Military Family Law Problems
Most people find divorce to be stressful enough under ordinary civilian conditions. The additional strains of long absences, frequent moves and hazardous deployments can make military family law problems especially difficult. If you need an attorney’s advice about divorce or legal separation when at least one spouse is a member of the armed services, contact experienced Rochester Divorce Attorney Michael D. Schmitt for a free initial consultation.
Military Family Law Problems | Where Do I File for Divorce?
Knowledgeable Rochester Military Divorce Attorney Michael Schmitt will advise military personnel or their nonmilitary spouses about New York divorce, child custody, child support and other problems. The fact of military service by itself can make an already complicated situation even harder to straighten out
The first question you’ll need to resolve is whether your divorce belongs in a New York court. We can analyze the facts of residence, military home of record, and current living arrangements to see whether a New York court can accept jurisdiction of your case. If the nonmilitary spouse wants to file a divorce petition while the military spouse is deployed, the latter might be able to object to divorce proceedings under the Servicemembers Civil Relief Act.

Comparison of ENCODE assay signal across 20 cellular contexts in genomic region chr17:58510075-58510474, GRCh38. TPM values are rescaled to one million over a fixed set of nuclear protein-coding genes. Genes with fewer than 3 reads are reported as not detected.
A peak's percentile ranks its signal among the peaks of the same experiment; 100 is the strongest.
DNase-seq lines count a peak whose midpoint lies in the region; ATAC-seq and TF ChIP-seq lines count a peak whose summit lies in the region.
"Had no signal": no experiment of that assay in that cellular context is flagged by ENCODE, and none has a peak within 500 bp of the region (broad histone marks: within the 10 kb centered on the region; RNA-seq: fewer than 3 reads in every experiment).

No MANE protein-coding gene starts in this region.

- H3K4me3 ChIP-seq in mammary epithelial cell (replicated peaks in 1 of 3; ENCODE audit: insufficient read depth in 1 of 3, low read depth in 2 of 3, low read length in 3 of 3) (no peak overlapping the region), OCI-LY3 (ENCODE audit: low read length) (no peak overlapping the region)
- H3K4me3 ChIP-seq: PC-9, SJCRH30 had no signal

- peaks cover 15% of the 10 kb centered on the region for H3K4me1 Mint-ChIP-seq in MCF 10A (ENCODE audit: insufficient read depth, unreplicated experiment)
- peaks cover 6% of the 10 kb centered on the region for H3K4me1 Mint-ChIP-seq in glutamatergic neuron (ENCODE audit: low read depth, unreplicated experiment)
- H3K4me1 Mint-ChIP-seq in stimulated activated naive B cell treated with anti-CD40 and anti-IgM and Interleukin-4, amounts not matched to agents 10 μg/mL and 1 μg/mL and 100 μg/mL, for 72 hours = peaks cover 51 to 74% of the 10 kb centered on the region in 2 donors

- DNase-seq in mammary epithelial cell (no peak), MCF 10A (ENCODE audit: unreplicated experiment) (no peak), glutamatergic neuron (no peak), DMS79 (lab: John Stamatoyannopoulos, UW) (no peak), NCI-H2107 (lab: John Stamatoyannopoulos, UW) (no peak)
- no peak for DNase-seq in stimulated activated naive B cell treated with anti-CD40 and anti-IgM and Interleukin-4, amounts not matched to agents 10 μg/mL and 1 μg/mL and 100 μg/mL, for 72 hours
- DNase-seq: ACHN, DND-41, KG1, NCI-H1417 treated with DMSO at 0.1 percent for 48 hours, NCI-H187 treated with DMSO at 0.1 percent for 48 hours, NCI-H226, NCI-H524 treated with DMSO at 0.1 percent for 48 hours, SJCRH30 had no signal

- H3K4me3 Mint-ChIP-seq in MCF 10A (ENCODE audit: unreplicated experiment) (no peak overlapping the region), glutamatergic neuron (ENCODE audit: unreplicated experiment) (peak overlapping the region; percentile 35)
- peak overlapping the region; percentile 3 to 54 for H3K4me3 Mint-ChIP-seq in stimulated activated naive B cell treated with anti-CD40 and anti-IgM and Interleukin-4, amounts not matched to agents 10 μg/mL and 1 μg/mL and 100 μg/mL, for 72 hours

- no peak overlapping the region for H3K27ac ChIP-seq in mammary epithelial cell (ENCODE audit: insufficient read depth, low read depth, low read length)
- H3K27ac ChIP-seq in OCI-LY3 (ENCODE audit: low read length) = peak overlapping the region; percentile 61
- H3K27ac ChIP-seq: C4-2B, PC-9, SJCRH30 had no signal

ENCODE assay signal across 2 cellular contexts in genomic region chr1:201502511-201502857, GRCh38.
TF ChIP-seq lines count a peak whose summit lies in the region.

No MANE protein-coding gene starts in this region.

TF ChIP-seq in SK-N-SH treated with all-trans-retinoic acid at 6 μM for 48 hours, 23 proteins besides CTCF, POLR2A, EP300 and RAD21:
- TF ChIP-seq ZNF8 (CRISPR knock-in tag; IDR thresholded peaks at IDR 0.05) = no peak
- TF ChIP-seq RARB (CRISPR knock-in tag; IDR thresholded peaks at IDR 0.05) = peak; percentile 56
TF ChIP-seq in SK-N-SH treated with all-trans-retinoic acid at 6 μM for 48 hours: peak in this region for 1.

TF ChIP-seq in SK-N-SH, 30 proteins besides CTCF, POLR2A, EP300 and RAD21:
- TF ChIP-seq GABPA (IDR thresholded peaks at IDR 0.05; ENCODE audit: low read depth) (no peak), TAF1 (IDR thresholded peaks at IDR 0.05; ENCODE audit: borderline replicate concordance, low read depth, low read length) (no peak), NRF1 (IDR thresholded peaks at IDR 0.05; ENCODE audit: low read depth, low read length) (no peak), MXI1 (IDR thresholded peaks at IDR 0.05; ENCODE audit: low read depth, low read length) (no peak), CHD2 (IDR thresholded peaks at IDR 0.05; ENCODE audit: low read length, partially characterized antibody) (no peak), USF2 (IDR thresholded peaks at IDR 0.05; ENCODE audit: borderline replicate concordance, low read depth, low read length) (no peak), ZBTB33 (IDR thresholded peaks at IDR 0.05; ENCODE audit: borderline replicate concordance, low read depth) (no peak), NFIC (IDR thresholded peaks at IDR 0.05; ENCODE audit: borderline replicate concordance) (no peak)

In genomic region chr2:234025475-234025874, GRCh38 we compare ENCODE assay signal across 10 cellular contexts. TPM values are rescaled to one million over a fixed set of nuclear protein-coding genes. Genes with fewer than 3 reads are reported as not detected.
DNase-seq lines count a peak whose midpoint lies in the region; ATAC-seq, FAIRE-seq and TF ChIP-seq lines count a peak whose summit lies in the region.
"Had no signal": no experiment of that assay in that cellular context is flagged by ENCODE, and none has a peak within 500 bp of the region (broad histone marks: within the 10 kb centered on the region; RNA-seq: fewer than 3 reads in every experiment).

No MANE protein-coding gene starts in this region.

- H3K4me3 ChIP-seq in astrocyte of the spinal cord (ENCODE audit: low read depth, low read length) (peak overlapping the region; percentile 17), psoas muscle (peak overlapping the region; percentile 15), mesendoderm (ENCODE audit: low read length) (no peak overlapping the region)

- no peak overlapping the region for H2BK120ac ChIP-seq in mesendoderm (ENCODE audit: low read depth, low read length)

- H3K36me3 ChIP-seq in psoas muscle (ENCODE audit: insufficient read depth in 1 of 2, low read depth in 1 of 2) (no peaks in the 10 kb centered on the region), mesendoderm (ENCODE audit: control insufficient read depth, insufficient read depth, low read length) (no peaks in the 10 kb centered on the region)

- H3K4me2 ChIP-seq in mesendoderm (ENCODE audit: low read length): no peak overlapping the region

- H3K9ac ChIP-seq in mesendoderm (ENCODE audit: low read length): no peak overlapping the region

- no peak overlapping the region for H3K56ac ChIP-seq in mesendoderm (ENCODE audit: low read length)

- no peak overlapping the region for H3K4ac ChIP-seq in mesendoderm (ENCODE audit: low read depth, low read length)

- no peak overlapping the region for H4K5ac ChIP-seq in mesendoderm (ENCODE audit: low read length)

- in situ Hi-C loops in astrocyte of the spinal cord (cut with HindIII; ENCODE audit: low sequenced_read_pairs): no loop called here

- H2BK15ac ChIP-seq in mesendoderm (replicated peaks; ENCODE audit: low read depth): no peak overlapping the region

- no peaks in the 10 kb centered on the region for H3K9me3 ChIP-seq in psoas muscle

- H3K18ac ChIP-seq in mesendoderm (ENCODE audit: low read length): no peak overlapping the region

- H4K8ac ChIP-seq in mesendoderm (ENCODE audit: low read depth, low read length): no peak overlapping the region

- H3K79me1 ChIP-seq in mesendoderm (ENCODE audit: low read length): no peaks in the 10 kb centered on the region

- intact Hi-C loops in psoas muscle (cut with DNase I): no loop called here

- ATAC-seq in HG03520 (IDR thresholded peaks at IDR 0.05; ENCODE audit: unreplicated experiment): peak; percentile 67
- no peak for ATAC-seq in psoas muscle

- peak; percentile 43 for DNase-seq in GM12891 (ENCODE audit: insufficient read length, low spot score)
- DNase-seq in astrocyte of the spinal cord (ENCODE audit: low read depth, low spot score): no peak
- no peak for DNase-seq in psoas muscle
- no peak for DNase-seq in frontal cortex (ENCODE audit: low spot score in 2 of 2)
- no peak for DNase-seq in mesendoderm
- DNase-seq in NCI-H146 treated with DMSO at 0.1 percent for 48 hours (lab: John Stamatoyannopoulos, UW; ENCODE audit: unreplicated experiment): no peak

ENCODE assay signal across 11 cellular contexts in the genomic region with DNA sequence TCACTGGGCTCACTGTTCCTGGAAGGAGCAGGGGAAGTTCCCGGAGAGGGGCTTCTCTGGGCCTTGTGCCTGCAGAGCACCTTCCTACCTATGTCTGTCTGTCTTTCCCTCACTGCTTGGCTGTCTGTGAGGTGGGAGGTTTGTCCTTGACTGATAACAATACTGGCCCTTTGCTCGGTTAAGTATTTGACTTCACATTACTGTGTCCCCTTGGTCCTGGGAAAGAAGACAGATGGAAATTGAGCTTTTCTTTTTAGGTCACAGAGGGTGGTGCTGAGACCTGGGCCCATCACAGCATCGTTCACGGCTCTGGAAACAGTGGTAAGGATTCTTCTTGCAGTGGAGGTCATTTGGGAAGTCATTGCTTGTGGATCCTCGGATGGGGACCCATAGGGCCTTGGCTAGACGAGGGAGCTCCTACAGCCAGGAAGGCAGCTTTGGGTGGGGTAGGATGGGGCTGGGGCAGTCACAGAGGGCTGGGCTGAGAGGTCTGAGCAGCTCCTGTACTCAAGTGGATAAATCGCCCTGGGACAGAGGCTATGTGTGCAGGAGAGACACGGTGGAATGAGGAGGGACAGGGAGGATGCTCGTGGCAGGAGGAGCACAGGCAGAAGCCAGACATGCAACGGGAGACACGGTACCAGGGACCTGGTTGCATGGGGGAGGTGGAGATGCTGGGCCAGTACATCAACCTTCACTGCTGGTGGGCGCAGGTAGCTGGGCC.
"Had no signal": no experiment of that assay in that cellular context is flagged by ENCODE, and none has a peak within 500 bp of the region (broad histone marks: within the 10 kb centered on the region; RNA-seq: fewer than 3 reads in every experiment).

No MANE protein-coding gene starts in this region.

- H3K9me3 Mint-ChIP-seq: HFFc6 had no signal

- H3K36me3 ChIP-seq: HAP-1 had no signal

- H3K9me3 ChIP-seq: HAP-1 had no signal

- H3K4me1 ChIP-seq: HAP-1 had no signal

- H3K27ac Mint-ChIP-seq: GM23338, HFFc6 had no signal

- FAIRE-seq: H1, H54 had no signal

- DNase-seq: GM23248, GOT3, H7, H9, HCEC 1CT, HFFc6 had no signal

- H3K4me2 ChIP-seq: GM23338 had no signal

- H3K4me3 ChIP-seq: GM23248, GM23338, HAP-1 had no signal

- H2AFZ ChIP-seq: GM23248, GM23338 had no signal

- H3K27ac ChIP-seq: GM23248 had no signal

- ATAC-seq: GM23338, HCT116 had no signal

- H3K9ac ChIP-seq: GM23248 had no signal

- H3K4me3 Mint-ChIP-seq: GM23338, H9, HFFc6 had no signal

Military Family Law Problems | Complications with Property Division
Active military service can also present complications on divorce issues such as property division, child custody and child support. Military personnel can be unpleasantly surprised to learn of high child support obligations figured from Leave and Earnings Statements that reflect high payments and bonuses for hazardous deployments or combat service. As an experienced Rochester military divorce attorney, I advise clients that even though these payments are tax exempt, they’ll still be treated as ordinary income for the purposes of child support calculations.
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Our Rochester Divorce Attorney also advises divorce clients in marriages where either spouse is retired from long-term service. The nonmilitary spouse will usually have special rights not only to a share of the military pension, but also to continuing benefits such as commissary privileges and health care. The precise nature of these benefits will depend on the length of the marriage during periods of active service.
If you have any questions, please do not hesitate to contact experienced Rochester military divorce attorney Michael Schmitt today to schedule a free consultation.